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  • Both rivers discharge their waters into the Caspian; as also does the Zumgail, a small stream which drains the eastern extremity of the Caucasus range in the government of Baku.
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  • - The general structure of the Caucasus is comparatively simple.
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  • The last phase in the history of the Caucasus was marked by the growth of the great volcanoes of Elbruz and Kasbek, which stand upon the old rocks of the central zone, and by the outflow of sheets of lava upon the sides of the chain.
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  • But a very great amount of most valuable imformation about the Caucasus is preserved in articles in encyclopaedias and scientific periodicals, especially the Izvestia and Zapiski of the Russian and Caucasian geographical societies, in P. P. Semenov's Geographical Dictionary (in Russian, 5 vols., St Petersburg, 1863-1884), and in the Russkiy encyklopedicheskiy slovar (1894), and in the Kavkazskiy kalendar (annually at Tiflis).
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  • No contemporary gives the least hint of Leonardo's having travelled in the East; to the places he mentions he gives their classical and not their current Oriental names; the catastrophes he describes are unattested from any other source; he confuses the Taurus and the Caucasus; some of the phenomena he mentions are repeated from Aristotle and Ptolemy; and there seems little reason to doubt that these passages in his MSS.
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  • They usually called the place Cerchio, a corruption of the Russian name K'rtchev (whence Kerch), which appears in the 11th century inscription of Tmutarakan (a Russian principality at the north foot of the Caucasus).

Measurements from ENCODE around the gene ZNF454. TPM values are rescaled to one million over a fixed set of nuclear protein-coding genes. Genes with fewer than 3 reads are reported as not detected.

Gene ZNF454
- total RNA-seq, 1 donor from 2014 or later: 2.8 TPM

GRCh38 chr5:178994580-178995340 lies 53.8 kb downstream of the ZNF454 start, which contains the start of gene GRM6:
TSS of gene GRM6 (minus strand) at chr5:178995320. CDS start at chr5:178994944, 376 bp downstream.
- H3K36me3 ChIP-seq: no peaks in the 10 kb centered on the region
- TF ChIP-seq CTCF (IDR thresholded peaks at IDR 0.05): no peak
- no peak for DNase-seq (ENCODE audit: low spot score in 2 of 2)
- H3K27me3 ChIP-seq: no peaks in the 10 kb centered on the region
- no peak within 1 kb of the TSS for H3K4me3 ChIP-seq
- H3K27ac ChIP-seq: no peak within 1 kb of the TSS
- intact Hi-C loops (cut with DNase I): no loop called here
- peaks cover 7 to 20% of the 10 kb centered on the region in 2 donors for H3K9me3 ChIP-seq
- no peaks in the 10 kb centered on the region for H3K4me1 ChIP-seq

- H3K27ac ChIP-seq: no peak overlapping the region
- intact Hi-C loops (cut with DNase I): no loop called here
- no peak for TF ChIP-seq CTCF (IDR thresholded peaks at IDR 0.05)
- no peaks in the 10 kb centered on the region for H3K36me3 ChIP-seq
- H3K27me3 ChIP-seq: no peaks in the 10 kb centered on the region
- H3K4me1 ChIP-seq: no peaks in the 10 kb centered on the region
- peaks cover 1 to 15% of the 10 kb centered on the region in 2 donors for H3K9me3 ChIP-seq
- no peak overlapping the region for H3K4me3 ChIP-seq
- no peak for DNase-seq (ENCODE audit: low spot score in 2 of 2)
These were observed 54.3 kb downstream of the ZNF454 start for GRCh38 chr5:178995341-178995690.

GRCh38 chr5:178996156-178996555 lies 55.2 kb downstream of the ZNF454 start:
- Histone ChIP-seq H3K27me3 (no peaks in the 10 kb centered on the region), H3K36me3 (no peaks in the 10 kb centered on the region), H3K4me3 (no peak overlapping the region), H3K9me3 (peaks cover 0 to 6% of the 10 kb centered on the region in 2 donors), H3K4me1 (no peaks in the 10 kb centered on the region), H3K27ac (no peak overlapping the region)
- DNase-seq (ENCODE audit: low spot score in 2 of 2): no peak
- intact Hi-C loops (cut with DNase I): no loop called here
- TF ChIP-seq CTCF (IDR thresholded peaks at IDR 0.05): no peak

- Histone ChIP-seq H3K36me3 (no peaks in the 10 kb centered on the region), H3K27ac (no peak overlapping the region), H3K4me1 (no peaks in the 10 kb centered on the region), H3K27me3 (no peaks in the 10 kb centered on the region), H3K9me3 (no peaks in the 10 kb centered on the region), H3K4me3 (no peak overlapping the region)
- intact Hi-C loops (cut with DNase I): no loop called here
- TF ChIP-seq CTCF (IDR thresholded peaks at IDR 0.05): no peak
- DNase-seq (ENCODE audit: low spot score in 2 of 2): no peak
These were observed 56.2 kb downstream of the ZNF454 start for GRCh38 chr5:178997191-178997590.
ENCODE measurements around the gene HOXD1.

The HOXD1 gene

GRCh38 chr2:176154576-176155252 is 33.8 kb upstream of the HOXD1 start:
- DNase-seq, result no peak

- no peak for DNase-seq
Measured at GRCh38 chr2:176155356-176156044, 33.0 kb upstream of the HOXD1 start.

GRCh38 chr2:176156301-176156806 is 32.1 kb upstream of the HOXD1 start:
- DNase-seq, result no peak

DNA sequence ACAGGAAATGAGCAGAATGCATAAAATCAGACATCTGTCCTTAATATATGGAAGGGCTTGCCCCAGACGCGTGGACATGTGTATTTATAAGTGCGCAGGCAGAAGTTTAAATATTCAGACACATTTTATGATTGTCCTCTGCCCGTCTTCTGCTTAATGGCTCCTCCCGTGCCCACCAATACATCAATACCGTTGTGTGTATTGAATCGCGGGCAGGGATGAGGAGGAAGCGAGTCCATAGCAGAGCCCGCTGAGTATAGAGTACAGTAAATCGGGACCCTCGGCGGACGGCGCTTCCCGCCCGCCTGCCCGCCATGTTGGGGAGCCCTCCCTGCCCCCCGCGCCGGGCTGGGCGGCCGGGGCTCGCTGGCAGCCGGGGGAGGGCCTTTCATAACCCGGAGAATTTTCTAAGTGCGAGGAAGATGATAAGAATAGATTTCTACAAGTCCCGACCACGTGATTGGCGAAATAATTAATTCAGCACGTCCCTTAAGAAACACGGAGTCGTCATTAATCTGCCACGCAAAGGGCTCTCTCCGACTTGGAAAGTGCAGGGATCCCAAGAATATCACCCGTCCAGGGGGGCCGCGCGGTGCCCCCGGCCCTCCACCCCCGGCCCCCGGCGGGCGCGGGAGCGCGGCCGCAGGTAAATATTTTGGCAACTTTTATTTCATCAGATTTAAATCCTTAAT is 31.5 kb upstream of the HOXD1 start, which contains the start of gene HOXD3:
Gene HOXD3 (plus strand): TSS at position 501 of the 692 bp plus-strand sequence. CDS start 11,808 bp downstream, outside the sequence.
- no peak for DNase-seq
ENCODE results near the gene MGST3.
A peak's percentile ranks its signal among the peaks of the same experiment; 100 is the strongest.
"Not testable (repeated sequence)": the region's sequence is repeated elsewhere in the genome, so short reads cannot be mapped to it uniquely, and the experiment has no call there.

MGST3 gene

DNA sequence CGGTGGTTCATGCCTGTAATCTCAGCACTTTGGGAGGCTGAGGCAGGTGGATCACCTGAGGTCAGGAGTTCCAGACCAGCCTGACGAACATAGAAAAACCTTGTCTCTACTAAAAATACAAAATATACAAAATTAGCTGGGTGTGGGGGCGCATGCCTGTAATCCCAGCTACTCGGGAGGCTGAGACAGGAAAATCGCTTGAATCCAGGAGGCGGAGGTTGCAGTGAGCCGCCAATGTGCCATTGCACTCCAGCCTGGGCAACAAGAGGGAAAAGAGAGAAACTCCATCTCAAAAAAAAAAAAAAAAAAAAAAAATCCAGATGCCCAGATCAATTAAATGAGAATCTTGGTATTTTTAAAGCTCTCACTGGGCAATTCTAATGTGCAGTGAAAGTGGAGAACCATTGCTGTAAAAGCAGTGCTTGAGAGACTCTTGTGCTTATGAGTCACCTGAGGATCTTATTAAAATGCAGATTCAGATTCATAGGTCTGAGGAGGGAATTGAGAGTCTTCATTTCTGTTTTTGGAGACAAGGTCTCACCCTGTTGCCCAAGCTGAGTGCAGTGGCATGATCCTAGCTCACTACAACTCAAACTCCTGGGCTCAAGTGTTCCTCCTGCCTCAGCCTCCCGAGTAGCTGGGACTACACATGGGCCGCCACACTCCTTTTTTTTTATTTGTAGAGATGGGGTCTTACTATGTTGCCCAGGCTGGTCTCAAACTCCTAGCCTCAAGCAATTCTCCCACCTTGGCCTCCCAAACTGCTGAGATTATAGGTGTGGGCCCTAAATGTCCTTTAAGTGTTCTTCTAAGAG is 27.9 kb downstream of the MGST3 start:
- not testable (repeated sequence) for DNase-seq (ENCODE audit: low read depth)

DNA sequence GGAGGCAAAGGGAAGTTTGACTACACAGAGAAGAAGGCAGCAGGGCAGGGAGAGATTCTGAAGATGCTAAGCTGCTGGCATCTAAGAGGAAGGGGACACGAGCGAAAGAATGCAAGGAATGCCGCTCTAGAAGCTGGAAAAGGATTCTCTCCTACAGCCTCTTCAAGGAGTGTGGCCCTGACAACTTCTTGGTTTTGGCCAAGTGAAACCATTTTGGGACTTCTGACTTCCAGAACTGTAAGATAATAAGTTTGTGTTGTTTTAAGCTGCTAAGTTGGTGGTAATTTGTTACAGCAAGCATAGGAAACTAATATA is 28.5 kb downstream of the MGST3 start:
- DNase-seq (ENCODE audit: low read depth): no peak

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  • The wild tribes of the Caucasus were cowed by the Roman arms, and Mithradates himself fled across the Black Sea to Panticapaeum (modern Kertch).
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  • In the Montanist churches women baptized, and of this there are traces in the earliest church and in the Caucasus.
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  • As the period advanced, along the very line that had been occupied by the nummulitic sea (Tethys) the crust began to be folded up, giving rise to the Alps, Carpathians, Caucasus, Himalayas and other mountains, some of the early Tertiary marine formations being now found raised more than 16,000 ft.
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  • But the capacity of the tribes for resistance was already failing, and when at the close of the Crimean War Russia was able to employ large forces on the Caucasus, the defenders were gradually subdued, Shamyl himself being captured in 185 9.
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  • For instance, Pterocarya caucasica does not grow nearer than the Caucasus, where it is associated with the wild vine - also found at Tegelen; Magnolia Kobus is confined to the north island of Japan; another species of Magnolia cannot be identified and may be extinct.
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  • He was punished by him on some desolate hill (usually styled Caucasus) for fire-stealing, and was finally released by Heracles.
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  • Fourteen glasses A British diplomat once described how he went to the Caucasus to met some local bigwigs.
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  • All have been part of Mr. Basayev's declared goal to establish an Islamic caliphate, uniting the northern Caucasus in secession from Russia.
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  • Lesley Blanch vividly recounts the epic story of their heroic and bloody struggle and the life of a man still legendary in the Caucasus.
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  • Unfortunately, the situation in the Northern Caucasus remains tense.